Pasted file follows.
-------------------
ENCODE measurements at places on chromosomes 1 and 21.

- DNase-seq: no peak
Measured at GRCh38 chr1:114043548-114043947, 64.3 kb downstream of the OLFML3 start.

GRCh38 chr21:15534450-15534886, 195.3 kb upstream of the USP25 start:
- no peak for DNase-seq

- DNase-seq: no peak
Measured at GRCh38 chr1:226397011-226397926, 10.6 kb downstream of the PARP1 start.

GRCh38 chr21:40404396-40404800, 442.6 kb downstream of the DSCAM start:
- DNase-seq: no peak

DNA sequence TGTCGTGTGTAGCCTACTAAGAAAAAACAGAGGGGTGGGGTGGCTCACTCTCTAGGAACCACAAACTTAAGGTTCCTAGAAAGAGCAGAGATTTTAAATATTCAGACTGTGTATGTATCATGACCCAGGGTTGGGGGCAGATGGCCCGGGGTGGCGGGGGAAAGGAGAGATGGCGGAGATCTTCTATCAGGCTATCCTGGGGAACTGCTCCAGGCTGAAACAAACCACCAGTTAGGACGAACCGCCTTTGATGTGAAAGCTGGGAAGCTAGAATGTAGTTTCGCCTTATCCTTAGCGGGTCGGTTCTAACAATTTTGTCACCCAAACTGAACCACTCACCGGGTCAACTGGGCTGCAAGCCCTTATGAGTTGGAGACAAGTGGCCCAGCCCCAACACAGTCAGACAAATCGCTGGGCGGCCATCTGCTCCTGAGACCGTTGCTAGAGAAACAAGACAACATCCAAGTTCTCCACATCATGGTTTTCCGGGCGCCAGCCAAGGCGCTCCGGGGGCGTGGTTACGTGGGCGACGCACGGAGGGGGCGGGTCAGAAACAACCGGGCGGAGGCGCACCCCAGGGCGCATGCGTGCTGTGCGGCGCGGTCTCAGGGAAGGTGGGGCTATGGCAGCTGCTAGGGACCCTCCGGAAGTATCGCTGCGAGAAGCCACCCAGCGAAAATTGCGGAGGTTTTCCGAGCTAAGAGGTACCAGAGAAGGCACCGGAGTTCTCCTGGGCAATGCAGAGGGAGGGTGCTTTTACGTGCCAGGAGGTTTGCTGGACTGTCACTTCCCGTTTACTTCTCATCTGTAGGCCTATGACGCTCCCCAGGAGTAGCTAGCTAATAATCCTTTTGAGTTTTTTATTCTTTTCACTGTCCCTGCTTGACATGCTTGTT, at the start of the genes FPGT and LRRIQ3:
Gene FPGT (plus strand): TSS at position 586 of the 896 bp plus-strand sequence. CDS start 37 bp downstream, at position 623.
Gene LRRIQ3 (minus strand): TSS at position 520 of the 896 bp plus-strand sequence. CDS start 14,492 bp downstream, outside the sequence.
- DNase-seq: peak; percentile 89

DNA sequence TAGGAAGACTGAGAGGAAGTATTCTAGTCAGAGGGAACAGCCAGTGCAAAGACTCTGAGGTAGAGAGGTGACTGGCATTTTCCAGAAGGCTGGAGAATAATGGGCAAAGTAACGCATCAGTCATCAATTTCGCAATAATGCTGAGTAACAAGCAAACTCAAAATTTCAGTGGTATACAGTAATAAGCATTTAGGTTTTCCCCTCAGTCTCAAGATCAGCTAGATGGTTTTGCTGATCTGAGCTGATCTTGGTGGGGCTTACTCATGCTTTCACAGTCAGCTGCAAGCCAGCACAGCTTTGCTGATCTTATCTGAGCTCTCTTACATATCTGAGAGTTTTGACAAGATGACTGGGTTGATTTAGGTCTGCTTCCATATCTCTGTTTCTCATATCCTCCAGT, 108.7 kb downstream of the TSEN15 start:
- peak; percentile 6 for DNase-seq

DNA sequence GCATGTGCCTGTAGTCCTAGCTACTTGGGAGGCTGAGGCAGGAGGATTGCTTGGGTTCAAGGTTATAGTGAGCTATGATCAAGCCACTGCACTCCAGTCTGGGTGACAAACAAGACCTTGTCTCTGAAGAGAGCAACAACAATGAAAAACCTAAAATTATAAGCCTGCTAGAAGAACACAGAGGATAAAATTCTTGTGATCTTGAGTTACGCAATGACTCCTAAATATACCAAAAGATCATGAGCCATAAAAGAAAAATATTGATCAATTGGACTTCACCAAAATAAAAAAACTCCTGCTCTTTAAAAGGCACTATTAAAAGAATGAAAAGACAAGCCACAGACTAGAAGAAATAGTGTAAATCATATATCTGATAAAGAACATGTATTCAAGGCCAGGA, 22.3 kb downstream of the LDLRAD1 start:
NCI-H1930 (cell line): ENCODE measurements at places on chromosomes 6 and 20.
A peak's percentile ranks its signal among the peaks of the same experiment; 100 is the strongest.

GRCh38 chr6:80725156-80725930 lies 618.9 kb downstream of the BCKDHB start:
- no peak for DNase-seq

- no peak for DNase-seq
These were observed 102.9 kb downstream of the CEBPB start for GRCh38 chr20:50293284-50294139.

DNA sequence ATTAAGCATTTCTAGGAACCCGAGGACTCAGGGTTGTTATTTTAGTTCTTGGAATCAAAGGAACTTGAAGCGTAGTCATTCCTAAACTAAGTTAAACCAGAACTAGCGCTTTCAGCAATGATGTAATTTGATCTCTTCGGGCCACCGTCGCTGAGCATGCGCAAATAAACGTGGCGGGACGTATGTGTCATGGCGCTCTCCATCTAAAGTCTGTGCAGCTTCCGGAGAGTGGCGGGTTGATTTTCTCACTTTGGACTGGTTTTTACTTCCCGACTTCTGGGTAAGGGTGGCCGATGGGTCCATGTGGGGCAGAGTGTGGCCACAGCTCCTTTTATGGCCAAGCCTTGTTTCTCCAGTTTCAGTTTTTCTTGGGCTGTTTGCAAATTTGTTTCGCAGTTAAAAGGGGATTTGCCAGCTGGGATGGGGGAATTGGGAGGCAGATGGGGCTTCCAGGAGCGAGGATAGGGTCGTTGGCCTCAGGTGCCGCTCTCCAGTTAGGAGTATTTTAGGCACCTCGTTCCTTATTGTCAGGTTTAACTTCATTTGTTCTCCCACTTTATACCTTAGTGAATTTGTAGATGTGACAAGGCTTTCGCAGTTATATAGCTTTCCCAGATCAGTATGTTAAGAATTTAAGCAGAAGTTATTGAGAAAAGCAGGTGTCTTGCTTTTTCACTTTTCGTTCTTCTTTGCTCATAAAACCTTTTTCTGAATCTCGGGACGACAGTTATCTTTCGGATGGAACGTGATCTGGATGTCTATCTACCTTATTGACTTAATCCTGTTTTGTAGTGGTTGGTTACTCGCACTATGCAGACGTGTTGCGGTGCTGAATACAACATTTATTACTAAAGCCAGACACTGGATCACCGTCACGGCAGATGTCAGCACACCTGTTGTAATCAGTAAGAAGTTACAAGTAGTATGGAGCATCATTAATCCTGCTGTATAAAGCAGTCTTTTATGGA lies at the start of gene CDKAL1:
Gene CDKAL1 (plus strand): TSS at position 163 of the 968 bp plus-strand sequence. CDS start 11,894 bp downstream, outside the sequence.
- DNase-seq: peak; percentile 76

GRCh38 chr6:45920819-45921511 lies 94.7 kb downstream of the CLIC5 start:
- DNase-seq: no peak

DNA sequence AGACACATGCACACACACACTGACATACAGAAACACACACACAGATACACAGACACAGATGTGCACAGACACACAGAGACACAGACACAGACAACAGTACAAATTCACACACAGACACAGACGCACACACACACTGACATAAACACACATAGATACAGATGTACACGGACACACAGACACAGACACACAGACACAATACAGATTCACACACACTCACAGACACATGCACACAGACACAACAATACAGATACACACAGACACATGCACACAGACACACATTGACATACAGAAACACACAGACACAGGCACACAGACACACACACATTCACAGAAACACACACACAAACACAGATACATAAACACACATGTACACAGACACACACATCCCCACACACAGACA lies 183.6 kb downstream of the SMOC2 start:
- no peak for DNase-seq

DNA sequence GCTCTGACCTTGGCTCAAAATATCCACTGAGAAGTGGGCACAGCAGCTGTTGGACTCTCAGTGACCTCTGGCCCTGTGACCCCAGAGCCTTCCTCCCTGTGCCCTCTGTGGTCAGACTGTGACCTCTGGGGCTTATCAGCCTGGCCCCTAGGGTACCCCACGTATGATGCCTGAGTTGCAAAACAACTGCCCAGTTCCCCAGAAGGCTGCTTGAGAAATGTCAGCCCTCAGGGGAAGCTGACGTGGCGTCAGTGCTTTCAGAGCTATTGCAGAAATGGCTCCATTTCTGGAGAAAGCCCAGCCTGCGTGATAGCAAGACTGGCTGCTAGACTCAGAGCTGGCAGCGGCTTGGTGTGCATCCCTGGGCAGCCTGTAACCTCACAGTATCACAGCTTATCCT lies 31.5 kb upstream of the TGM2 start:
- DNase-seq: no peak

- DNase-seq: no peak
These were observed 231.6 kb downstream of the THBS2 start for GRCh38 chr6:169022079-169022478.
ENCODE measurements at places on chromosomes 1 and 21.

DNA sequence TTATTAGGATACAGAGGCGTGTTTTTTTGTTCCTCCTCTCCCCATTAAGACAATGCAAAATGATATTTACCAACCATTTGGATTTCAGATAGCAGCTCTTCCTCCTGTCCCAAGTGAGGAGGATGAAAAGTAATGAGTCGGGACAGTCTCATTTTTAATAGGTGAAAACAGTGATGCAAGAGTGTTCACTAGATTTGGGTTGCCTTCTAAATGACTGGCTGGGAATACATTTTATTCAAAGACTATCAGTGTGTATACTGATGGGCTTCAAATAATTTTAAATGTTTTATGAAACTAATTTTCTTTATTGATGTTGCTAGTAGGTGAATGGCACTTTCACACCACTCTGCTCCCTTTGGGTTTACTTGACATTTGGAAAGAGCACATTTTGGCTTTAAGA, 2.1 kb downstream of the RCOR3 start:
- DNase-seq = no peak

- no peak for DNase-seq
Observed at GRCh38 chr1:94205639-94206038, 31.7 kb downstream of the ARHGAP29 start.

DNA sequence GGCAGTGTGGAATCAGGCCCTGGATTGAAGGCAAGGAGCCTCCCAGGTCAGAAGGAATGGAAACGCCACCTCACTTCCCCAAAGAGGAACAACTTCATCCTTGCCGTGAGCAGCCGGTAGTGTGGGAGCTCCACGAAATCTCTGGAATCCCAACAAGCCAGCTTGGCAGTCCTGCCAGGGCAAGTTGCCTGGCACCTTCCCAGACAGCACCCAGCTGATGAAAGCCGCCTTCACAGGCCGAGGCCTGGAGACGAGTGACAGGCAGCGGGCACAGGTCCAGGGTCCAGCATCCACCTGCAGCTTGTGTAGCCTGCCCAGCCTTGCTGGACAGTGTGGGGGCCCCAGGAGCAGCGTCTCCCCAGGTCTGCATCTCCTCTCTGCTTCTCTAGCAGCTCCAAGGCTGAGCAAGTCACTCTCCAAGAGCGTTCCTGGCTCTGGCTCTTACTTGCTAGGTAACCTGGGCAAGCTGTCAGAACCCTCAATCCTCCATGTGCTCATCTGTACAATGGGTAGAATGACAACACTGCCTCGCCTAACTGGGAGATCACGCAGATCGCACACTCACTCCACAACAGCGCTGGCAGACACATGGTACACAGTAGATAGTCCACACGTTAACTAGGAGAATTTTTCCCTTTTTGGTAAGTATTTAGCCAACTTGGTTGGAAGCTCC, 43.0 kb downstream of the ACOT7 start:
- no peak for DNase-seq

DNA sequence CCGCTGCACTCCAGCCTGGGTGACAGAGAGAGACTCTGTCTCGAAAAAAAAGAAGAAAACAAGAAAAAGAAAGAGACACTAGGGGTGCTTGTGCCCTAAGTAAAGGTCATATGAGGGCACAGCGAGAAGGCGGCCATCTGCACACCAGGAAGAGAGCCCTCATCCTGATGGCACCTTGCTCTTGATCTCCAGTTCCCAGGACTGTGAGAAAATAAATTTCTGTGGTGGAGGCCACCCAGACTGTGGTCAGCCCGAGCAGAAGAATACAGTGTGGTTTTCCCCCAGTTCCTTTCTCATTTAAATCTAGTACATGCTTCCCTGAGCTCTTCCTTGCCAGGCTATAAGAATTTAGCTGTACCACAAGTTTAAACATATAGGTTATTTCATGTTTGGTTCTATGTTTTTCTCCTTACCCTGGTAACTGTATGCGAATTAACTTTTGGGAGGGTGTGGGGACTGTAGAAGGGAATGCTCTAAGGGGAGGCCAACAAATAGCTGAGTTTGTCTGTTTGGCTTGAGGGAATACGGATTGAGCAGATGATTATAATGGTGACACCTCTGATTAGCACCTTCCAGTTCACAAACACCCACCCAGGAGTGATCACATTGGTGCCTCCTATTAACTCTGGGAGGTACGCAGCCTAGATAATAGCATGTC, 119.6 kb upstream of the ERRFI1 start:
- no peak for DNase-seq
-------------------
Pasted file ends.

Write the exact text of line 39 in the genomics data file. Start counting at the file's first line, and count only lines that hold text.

DNA sequence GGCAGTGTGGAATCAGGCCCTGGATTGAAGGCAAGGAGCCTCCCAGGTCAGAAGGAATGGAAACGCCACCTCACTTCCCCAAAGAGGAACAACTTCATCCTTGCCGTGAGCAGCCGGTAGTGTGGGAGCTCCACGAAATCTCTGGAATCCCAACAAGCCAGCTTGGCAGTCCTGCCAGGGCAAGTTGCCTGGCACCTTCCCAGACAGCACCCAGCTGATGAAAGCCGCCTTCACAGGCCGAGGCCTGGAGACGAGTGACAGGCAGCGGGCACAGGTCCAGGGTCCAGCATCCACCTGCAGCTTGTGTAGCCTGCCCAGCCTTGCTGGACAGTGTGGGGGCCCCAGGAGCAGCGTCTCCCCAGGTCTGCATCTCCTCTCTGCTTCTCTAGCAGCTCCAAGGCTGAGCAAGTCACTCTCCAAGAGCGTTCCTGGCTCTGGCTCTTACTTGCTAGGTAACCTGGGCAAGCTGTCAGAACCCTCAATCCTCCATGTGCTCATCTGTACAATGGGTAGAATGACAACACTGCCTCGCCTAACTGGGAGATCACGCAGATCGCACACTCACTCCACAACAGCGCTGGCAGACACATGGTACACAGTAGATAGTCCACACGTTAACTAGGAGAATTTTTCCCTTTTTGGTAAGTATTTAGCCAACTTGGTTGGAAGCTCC, 43.0 kb downstream of the ACOT7 start: